This also means that I take representation of indie gaming very seriously, especially when it’s facing toward groups that have never been exposed to it before. First impressions are incredibly important - they can set the tone of how a person thinks about a subject, and how they think they should behave toward it. With things like indie games, this can include things like “who is welcome here”, “what are acceptable ways to talk to each other”, “is game development something I’d be capable of doing someday like these people are”, and so on. All of these are extremely important subjects to me, and constantly in the back of my head whenever I do anything in public related to indie games.
I personally would like to be a positive ambassador. The messages I want to leave are ones of invitation, acceptance (of yourself and each other), and encouragement. I want the people who come in after me to help mold the indie community towards more and more inclusivity and support, where differences are accepted and welcomed and viewed as a breath of fresh air to this medium that we all work ourselves so intensely in. I want the tone to continue to improve and be this beautiful thing that I know it can be.
This also means that I explicitly can’t be a part of anything that sends the opposite message, or one that I feel doesn’t represent the beautiful things that are already happening in this sphere. Misrepresenting this lovely thing that I’ve been lucky enough to fall into, struggle through, and find my place within would break my heart. There are enough parts of “gamer culture” that are the opposite of this, or would shout over these things I love, and I have no desire to contribute to that.
I’ve been working on being better at standing up for myself and others these last 2 years. My first impulse has always been to put other people ahead of myself in all things, and it used to stay silent and suck it up even when extreme things would happen to me. Even if I know they’re wrong deep down, I have this stupid instinct to believe other people know better than I do. Forcing myself to stand up has usually involved some degree of tricking myself into action by thinking of how others could be impacted. And yeah, I know how stupid that is, but we all have our personal shit to work through and this is just one of mine.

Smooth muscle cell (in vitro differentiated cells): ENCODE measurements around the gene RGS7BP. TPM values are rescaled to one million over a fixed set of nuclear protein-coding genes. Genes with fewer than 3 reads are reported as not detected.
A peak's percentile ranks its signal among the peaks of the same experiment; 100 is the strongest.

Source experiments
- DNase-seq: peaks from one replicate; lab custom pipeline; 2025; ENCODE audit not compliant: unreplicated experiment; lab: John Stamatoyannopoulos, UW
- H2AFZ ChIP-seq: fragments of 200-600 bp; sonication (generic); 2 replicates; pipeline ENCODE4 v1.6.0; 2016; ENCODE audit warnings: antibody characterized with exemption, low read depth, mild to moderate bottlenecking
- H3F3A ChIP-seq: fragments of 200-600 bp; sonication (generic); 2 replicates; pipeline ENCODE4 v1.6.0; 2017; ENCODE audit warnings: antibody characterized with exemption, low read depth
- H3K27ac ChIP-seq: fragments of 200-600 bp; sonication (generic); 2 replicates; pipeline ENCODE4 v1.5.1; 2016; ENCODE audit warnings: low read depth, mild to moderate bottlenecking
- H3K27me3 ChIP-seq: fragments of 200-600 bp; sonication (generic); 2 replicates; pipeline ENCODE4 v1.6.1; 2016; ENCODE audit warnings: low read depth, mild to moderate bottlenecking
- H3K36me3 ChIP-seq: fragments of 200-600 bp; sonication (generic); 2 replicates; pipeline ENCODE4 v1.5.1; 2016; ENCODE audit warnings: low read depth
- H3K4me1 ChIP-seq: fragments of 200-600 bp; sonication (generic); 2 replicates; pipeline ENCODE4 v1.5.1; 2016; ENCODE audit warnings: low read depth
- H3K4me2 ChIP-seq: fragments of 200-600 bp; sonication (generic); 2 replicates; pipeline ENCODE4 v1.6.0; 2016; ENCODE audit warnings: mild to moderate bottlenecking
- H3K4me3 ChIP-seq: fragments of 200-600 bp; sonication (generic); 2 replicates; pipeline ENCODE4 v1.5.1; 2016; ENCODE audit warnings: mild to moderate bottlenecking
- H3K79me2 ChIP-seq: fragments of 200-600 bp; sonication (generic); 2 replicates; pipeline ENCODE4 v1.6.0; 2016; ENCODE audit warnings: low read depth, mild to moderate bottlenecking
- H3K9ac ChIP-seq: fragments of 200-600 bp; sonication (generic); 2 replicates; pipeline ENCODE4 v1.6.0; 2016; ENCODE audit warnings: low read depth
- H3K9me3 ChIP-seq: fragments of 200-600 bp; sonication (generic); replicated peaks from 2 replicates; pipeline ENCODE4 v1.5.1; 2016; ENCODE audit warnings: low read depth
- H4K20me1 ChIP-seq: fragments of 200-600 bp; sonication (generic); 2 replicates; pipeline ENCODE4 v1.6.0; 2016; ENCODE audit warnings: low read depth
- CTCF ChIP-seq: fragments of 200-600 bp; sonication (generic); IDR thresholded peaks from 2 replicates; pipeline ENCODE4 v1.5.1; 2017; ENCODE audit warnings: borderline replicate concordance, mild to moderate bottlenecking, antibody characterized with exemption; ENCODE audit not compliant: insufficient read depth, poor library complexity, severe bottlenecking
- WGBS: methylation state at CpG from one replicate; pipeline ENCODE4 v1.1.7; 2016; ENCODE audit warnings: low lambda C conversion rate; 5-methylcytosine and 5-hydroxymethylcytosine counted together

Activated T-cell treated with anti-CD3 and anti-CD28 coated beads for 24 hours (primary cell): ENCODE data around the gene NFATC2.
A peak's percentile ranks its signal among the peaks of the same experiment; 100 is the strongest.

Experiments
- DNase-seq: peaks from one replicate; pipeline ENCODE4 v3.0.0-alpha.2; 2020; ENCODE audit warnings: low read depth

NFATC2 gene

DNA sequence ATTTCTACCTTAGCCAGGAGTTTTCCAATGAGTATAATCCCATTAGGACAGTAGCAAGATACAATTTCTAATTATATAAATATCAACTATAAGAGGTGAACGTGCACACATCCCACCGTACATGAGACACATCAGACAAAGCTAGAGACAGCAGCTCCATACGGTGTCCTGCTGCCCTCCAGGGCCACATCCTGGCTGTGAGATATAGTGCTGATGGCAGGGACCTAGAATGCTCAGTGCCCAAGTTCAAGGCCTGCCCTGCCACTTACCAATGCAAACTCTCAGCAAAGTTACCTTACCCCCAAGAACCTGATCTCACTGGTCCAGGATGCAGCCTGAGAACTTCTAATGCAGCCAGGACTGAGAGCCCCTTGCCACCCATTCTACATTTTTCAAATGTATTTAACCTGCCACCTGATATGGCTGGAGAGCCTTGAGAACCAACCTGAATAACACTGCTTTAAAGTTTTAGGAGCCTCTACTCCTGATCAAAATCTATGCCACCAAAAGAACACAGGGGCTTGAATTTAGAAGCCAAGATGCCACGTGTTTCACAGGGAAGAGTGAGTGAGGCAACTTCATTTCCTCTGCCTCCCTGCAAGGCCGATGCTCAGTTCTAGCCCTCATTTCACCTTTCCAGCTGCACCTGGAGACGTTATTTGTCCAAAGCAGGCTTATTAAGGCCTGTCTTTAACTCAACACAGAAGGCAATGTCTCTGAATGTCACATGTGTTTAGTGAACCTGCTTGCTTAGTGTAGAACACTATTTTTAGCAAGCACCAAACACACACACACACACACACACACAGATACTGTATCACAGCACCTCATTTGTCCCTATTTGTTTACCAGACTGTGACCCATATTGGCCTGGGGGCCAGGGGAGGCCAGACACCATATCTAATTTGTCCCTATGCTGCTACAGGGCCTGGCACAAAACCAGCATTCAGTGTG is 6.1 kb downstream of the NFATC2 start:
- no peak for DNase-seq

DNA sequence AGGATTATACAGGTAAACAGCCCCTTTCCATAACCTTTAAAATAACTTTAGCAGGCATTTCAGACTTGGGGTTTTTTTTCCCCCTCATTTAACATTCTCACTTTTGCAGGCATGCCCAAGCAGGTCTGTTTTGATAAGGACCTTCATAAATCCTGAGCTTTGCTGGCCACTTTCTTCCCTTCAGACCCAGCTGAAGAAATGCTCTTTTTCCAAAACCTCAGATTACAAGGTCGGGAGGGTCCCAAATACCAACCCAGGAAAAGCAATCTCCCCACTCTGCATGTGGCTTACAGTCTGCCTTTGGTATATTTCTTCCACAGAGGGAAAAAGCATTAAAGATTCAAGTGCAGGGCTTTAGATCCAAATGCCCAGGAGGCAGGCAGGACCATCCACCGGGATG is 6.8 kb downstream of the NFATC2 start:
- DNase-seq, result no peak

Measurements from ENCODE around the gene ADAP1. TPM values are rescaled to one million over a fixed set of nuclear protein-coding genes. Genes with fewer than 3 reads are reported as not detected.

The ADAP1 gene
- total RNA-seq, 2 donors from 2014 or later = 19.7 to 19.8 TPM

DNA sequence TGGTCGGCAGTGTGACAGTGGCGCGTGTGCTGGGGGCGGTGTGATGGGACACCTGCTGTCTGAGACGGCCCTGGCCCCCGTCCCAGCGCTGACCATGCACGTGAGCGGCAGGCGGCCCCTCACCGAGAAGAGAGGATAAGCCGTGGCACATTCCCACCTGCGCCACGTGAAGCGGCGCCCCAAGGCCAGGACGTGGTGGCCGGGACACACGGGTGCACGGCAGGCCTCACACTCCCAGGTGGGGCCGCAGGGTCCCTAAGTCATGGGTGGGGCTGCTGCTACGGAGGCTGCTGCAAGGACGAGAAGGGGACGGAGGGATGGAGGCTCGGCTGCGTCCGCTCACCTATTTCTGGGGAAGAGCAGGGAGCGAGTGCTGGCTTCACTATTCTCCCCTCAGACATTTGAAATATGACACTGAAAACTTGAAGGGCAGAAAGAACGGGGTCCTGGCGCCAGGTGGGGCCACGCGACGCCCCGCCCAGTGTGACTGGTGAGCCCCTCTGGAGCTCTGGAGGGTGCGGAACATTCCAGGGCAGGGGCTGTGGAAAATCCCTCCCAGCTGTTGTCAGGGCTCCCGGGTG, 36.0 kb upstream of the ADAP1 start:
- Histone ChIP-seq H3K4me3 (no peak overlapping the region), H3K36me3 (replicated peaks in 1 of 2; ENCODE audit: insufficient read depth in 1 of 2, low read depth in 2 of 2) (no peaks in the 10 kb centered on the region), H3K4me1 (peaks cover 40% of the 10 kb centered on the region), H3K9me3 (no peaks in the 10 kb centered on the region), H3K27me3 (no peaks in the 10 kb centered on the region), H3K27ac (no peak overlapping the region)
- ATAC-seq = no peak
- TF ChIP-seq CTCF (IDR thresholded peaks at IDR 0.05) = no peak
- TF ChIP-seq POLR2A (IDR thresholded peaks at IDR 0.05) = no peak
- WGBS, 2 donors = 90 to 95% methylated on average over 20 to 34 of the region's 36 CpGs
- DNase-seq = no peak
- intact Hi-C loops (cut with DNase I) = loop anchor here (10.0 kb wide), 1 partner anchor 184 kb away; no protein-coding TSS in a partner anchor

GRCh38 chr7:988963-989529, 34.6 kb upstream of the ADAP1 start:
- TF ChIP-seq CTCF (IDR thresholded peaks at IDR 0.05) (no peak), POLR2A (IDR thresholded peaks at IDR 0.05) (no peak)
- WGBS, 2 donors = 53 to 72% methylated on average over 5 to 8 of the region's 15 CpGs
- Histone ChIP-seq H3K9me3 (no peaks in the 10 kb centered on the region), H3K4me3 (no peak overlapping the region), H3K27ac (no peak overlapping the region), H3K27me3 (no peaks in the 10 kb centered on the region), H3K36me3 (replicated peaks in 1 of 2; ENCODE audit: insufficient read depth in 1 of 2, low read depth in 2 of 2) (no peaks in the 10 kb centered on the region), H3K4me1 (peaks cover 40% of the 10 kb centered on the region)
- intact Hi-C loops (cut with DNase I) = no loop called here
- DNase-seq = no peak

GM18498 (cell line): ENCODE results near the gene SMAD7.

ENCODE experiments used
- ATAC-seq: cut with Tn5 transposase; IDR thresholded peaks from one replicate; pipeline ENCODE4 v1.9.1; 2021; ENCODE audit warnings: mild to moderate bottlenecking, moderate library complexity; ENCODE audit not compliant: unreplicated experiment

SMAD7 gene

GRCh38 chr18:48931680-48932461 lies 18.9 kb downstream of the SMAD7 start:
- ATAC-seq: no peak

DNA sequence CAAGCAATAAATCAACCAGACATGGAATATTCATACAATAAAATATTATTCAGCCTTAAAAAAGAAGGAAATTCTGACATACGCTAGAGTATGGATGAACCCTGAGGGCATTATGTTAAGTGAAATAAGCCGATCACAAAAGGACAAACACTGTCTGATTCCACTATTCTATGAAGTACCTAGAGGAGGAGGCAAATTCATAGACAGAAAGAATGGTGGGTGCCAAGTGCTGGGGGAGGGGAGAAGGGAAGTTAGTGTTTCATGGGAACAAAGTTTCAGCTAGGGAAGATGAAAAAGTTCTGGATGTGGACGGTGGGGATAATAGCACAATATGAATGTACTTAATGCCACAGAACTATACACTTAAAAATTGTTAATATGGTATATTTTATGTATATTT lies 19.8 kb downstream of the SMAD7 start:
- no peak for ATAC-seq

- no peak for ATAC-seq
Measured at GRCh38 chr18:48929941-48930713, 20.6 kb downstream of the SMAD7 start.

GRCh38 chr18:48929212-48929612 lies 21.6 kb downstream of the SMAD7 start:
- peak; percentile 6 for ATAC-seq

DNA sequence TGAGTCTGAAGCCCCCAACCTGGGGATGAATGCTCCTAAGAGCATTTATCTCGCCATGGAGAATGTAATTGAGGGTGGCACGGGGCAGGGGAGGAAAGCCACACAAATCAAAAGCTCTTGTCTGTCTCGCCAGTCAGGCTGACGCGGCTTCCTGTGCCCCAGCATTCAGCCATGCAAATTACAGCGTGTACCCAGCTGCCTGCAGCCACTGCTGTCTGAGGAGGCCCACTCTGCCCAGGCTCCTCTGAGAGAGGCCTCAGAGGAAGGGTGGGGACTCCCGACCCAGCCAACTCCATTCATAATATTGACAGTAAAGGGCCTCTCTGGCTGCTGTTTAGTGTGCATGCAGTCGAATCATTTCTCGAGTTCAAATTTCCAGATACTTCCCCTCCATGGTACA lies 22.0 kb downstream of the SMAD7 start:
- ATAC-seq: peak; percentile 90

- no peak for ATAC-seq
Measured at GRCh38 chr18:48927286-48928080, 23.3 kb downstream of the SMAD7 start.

Only recently have I started to develop actual confidence. I’m starting to transition from demanding basic respect even when my insecurities tell me I don’t deserve it to actually starting to believe that I deserve to be treated fairly. It’s a new thing and that probably sounds weird to you, dear reader, but I’m writing this for myself as much as I am writing it in the hopes that maybe someone will get something out of it too if they’re similarly afflicted.
Regardless, standing up and saying you’re not going to treated poorly anymore is terrifying. There have been times in the past where I’ve tried, and no one has stood with me. I don’t blame them for the same reasons I try to forgive myself when I didn’t have the energy to do it myself. I never expect anyone to take up any fight just because I have.
But holy shit, when they do it’s amazing. When they do it concurrently alongside me of their own accord, it’s mindblowing. It fills me with so much hope that I see people I know and respect and admire who are willing to speak up for others. I am filled with such hope for this industry after talking to so many people who want to make things better. People who more importantly, when the cards are down, will try and do the right thing. This, more than most things, convinces me that fighting the good fight isn’t futile at all. This makes me feel like I’m not alone.
I’m honored to be alongside people like Robin Arnott, Adriel Wallick, Davey Wreden, Akira Thompson, and so many more. Honored and inspired beyond words.
My approach to making art is one I’m still learning, and one of the hardest parts of it has been learning how to take care of myself and this creative place inside me that I pull my art out of, kicking and screaming. Game development in particular feels like racing my own creative burnout, and learning how to most effectively flip over that particular hourglass to delay it running out of sand for just a little while longer.
One of the things I’m still trying to figure out is how and when to walk away. Since staying awake for the full 60 hours of Train Jam to rebuild my game 3 times, I’m starting to think that maybe I need to get better about my workaholic tendencies. Many other developers have said a bunch of things about this, sometimes directly to me, sometimes yelled directly AT me (I can think of at least 3 people that probably read that last sentence and made an audible noise of frustration at the “maybe I should fix this” part), but it’s a really hard thing to internalize. I’m starting to wonder if it’s even something you CAN internalize without fucking up first. It’s hard to know the depth and shape of your limits without pushing them and exploring them.
I live life as an exploration. I wish I could see and do and experience everything. I throw myself into weird situations wholeheartedly and feet first, even when told they probably will suck, just because I want that first hand feeling. I want to lift the fog of war on my little minimap and know what it’s like, to actually touch it instead of just reading about it. I think that it makes me a better artist than I would be if I didn’t.